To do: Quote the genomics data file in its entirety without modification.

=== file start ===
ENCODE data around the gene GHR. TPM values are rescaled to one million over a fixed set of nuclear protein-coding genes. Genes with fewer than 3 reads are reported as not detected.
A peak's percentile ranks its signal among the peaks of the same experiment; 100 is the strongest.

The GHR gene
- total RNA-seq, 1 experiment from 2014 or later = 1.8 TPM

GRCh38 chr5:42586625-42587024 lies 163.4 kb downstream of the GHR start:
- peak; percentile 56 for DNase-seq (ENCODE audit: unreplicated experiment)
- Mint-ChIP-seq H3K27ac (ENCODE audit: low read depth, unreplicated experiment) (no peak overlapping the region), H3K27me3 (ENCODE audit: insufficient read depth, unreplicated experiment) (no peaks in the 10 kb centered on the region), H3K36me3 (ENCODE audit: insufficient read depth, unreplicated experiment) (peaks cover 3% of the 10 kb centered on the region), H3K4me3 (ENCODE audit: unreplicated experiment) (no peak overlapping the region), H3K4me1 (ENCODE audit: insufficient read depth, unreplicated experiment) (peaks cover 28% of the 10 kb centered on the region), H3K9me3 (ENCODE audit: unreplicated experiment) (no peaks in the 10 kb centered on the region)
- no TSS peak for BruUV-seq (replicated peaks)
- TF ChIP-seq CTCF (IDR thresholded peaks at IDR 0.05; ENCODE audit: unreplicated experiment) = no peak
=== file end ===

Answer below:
ENCODE data around the gene GHR. TPM values are rescaled to one million over a fixed set of nuclear protein-coding genes. Genes with fewer than 3 reads are reported as not detected.
A peak's percentile ranks its signal among the peaks of the same experiment; 100 is the strongest.

The GHR gene
- total RNA-seq, 1 experiment from 2014 or later = 1.8 TPM

GRCh38 chr5:42586625-42587024 lies 163.4 kb downstream of the GHR start:
- peak; percentile 56 for DNase-seq (ENCODE audit: unreplicated experiment)
- Mint-ChIP-seq H3K27ac (ENCODE audit: low read depth, unreplicated experiment) (no peak overlapping the region), H3K27me3 (ENCODE audit: insufficient read depth, unreplicated experiment) (no peaks in the 10 kb centered on the region), H3K36me3 (ENCODE audit: insufficient read depth, unreplicated experiment) (peaks cover 3% of the 10 kb centered on the region), H3K4me3 (ENCODE audit: unreplicated experiment) (no peak overlapping the region), H3K4me1 (ENCODE audit: insufficient read depth, unreplicated experiment) (peaks cover 28% of the 10 kb centered on the region), H3K9me3 (ENCODE audit: unreplicated experiment) (no peaks in the 10 kb centered on the region)
- no TSS peak for BruUV-seq (replicated peaks)
- TF ChIP-seq CTCF (IDR thresholded peaks at IDR 0.05; ENCODE audit: unreplicated experiment) = no peak